Whereas size effects could explain the reduced magnetic saturation at room temperature, at temperatures below the blocking temperature the reduction can be further attributed to both elemental composition and site occupancies of the metal cations in the oxygen lattice. The NZFO ferrite presented herein, as verified by XRD and EXAFS, has the spinel crystal structure, and therefore consists of a face-centered-cubic array of oxygen atoms with cations occupying 1/8 of the tetrahedral sites and 1/2 of the octahedral sites. In order to balance the overall charge in this system, there is one cation in a +2 oxidation state and two cations in a +3 oxidation state for every four oxygen atoms. Since Zn and Ni prefer the +2 oxidation state, all of the +3 ions are therefore Fe. The ideal NZFO ferrite has the molar ratio Ni1-xZnxFe2O4; ICP results for the present material, normalized to the ferrite notation are 0.19:0.44:2.36, indicating that some zinc and over half the nickel was lost in the synthesis. The ratio of Fe to Zn and Ni combined is more than 2:1, and EXAFS does not indicate any cation vacancies, thus requiring that some of the iron adopt the +2 oxidation state as well. Support for this conclusion can be found in the higher mean square radial displacement value for Fe (Table I) compared to Ni and Zn, suggesting that the Fe occupies more than one oxidation state within the material. Research into similar ferrite systems indicates that Fe+2 preferentially occupies octahedral sites. Since the overall saturation magnetization is a combination of the spin only moments in the octahedral lattice minus the spin only moments in the tetrahedral lattice, reduction of Fe+3 to Fe+2 would lower the overall saturation magnetization.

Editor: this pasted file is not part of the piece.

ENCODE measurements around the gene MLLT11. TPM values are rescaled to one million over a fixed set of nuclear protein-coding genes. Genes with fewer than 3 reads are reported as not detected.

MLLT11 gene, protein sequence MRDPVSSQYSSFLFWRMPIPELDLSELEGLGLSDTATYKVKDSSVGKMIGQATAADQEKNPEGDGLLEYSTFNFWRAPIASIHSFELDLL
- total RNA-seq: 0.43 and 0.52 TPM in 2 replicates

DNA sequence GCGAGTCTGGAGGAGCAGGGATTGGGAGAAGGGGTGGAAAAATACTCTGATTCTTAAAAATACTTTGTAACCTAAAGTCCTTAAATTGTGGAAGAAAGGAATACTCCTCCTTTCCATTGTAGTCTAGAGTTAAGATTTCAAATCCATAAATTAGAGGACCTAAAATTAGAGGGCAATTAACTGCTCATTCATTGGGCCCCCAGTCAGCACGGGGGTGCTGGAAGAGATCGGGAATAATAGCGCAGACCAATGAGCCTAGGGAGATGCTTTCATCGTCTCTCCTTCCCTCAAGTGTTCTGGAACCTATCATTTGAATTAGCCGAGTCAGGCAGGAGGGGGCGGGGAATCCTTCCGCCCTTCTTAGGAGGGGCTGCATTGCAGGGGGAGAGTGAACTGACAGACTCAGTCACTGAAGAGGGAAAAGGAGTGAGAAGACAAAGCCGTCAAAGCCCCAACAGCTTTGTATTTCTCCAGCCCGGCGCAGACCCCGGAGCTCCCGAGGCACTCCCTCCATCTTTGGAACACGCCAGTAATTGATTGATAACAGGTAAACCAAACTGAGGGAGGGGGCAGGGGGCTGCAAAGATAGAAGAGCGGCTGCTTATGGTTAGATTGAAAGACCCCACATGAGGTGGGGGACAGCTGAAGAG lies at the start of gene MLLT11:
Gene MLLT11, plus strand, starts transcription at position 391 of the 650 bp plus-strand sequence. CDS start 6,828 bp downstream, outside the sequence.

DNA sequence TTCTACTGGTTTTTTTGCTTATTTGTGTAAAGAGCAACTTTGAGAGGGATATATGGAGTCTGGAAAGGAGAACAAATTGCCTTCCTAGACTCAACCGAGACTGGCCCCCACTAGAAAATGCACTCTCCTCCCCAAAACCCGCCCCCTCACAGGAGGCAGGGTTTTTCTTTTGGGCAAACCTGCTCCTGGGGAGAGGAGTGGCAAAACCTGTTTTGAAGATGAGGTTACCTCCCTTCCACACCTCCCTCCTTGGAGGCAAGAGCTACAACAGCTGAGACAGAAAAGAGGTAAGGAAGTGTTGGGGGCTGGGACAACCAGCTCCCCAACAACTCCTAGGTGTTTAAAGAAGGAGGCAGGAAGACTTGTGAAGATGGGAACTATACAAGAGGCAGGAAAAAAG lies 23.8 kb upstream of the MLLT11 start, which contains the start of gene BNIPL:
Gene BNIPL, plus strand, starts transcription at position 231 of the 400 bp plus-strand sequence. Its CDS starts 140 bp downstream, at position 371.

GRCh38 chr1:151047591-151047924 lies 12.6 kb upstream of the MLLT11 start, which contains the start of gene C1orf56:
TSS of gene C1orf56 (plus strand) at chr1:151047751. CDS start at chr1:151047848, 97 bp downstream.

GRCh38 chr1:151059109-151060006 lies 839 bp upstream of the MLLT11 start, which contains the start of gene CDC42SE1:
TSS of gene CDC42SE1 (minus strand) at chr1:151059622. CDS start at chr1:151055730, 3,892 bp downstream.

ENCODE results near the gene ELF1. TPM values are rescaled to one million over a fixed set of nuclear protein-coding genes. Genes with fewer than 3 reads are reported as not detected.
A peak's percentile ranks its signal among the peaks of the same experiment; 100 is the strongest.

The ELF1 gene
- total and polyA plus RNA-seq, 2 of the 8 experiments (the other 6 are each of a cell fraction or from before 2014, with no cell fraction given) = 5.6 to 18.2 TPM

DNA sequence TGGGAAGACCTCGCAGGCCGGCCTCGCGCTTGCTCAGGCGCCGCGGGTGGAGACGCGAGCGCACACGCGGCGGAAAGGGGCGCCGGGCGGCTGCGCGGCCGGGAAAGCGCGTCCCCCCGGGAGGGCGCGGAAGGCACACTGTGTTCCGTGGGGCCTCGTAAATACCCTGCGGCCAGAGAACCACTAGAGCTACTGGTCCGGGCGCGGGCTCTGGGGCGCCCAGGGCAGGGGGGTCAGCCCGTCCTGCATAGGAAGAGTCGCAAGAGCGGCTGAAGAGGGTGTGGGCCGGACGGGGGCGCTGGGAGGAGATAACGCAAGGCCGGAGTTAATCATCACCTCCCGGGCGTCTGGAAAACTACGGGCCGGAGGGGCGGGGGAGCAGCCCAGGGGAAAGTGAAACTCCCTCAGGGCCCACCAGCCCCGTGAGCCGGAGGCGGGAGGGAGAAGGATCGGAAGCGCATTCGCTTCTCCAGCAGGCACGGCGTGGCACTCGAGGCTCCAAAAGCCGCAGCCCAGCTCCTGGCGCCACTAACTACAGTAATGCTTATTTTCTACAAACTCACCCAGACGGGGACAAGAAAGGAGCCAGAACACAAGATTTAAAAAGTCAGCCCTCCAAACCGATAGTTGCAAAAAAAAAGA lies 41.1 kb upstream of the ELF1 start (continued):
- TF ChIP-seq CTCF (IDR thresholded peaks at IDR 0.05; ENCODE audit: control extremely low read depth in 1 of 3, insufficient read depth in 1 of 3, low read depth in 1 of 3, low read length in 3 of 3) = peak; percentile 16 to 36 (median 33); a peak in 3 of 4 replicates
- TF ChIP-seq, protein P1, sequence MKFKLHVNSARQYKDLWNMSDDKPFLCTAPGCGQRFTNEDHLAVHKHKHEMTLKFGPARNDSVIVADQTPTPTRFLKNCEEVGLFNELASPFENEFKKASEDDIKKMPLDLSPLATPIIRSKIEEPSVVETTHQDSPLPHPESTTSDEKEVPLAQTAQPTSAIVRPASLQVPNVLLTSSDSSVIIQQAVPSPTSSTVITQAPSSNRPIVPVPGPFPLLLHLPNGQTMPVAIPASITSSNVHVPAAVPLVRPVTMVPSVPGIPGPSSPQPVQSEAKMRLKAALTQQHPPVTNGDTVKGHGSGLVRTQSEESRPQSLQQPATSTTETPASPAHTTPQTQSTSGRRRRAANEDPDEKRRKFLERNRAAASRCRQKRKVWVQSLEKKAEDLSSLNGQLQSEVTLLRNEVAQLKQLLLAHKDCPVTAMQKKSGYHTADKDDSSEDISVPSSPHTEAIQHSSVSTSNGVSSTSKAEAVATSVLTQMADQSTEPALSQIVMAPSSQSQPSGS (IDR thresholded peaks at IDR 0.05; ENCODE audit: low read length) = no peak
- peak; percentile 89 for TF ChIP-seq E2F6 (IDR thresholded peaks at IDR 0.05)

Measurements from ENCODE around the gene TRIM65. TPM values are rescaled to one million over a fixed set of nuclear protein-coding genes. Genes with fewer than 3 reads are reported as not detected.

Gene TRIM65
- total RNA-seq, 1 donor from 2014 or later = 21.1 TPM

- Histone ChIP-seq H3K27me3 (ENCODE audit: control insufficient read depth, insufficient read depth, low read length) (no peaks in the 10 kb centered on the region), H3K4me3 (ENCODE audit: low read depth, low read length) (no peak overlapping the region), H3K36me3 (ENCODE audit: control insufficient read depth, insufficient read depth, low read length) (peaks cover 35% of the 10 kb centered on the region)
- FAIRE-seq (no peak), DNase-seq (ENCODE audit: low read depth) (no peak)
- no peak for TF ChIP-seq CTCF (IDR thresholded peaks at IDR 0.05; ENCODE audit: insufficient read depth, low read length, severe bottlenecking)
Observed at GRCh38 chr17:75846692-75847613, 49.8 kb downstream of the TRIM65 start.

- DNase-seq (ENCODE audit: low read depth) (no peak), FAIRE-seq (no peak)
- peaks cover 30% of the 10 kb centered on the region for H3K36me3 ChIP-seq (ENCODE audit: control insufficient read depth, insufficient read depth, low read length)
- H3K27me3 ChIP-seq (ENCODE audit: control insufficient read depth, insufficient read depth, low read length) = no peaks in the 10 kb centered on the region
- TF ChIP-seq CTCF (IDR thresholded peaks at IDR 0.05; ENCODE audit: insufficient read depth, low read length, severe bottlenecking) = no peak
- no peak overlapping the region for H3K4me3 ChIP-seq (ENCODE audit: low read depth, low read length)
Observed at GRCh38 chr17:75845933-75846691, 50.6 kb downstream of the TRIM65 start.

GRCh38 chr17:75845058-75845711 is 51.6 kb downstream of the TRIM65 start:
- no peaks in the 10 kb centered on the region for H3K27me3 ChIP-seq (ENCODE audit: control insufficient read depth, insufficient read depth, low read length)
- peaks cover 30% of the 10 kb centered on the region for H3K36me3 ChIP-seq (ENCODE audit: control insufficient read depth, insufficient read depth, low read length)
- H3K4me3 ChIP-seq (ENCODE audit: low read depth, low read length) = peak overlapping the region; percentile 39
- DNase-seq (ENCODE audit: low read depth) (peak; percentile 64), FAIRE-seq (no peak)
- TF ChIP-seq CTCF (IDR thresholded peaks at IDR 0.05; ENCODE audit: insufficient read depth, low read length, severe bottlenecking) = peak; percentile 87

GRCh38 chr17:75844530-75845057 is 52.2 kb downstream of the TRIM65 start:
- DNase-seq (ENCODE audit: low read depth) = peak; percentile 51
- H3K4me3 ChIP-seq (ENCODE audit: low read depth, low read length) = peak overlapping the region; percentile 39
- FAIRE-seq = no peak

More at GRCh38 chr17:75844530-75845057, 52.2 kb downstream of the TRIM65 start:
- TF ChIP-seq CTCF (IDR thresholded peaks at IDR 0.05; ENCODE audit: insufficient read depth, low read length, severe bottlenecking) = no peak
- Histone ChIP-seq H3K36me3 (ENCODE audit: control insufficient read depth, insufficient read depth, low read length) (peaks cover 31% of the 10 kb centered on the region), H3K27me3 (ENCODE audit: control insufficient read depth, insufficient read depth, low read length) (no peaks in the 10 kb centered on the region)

In the inverse spinel structure, such as nickel zinc ferrites, nickel normally occupies an octahedral site, whereas the zinc occupies tetrahedral sites. EXAFS analysis for these samples suggest that the zinc is not evenly distributed within the individual particles giving the Ni:Zn:Fe molar ratio as 0.01:0.27:0.71 in the tetrahedral sites, and 0.09:0.09:0.82 in the octahedral sites. Though zinc occupancy of the octahedral site is not unprecedented, this is considered an indication of substantial cation disorder. Overloading of the outer layers by the zinc cations is proposed as the reason zinc occupies some of the octahedral sites. As a result of the zinc cation being diamagnetic, it cannot participate in superexchange coupling between the octahedral and tetrahedral lattices; therefore an inhomogeneous excess of zinc in the ferrite would disrupt some magnetic coupling and lead to an overall reduction in magnetism.
It is still unclear as to why this reverse micelle system has allowed formation of ferrite nanoparticles at room temperature, when other similar syntheses have required annealing. It appears that an important factor in the synthesis may be the pH range of the micelle solution. Metal cations in the micelle water pools will convert to their hydroxide form en route to the formation of the ferrite. For each species, the conversion of the metal ions to the hydroxide and then oxide form is controlled primarily by the pH. Since Zn2+ remains soluble over a wider pH range than the other cations, it may precipitate at a later stage onto a nickel ferrite "nucleus," In a fashion consistent with the two-layer compositional model suggested by EXAFS. In reality, there is most likely a complex interplay of several factors, including the buffering capacity of AOT, the solubility of the cations across a range of pH, oxidation rates, and other surfactant related influences on particle growth. A more detailed examination of these phenomena and efforts to homogenize cation concentrations in the particles are ongoing and will be the subject of a forthcoming paper.
The above description is that of a preferred embodiment of the invention. Various modifications and variations are possible in light of the above teachings. It is therefore to be understood that, within the scope of the appended claims, the invention may be practiced otherwise than as specifically described. Any reference to claim elements in the singular, e.g. using the articles "a," "an," "the," or "said" is not construed as limiting the element to the singular.
Patent applications by Vincent G. Harris, Sharon, MA US
Patent applications in all subclasses With Group II metal or lead